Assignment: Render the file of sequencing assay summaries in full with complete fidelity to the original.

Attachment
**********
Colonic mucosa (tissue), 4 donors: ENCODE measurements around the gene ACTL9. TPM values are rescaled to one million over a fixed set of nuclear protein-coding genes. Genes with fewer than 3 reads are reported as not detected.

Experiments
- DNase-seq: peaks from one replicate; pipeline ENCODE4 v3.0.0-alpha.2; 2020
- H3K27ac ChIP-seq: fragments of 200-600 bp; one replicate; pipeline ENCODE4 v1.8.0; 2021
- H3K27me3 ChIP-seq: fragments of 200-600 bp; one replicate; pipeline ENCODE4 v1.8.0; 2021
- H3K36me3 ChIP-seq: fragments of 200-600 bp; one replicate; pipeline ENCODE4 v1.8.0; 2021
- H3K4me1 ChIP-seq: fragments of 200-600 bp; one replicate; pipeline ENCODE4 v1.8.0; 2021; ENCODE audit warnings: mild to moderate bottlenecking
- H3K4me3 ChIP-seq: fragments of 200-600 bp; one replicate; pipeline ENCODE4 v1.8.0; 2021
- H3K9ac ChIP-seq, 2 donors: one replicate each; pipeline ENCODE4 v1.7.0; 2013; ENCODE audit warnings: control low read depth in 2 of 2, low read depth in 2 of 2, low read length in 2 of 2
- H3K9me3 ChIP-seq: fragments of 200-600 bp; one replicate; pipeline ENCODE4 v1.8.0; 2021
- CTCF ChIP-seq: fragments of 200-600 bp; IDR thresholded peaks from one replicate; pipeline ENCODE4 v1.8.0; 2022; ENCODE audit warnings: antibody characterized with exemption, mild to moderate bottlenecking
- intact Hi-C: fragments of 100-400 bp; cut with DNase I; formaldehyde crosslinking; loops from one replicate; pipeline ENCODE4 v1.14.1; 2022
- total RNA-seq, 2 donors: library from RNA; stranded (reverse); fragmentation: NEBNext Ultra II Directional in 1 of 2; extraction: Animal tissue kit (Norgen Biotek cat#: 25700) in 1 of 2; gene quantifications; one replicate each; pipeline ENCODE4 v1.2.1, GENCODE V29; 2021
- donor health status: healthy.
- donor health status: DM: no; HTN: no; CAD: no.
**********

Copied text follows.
Colonic mucosa (tissue), 4 donors: ENCODE measurements around the gene ACTL9. TPM values are rescaled to one million over a fixed set of nuclear protein-coding genes. Genes with fewer than 3 reads are reported as not detected.

Experiments
- DNase-seq: peaks from one replicate; pipeline ENCODE4 v3.0.0-alpha.2; 2020
- H3K27ac ChIP-seq: fragments of 200-600 bp; one replicate; pipeline ENCODE4 v1.8.0; 2021
- H3K27me3 ChIP-seq: fragments of 200-600 bp; one replicate; pipeline ENCODE4 v1.8.0; 2021
- H3K36me3 ChIP-seq: fragments of 200-600 bp; one replicate; pipeline ENCODE4 v1.8.0; 2021
- H3K4me1 ChIP-seq: fragments of 200-600 bp; one replicate; pipeline ENCODE4 v1.8.0; 2021; ENCODE audit warnings: mild to moderate bottlenecking
- H3K4me3 ChIP-seq: fragments of 200-600 bp; one replicate; pipeline ENCODE4 v1.8.0; 2021
- H3K9ac ChIP-seq, 2 donors: one replicate each; pipeline ENCODE4 v1.7.0; 2013; ENCODE audit warnings: control low read depth in 2 of 2, low read depth in 2 of 2, low read length in 2 of 2
- H3K9me3 ChIP-seq: fragments of 200-600 bp; one replicate; pipeline ENCODE4 v1.8.0; 2021
- CTCF ChIP-seq: fragments of 200-600 bp; IDR thresholded peaks from one replicate; pipeline ENCODE4 v1.8.0; 2022; ENCODE audit warnings: antibody characterized with exemption, mild to moderate bottlenecking
- intact Hi-C: fragments of 100-400 bp; cut with DNase I; formaldehyde crosslinking; loops from one replicate; pipeline ENCODE4 v1.14.1; 2022
- total RNA-seq, 2 donors: library from RNA; stranded (reverse); fragmentation: NEBNext Ultra II Directional in 1 of 2; extraction: Animal tissue kit (Norgen Biotek cat#: 25700) in 1 of 2; gene quantifications; one replicate each; pipeline ENCODE4 v1.2.1, GENCODE V29; 2021
- donor health status: healthy.
- donor health status: DM: no; HTN: no; CAD: no.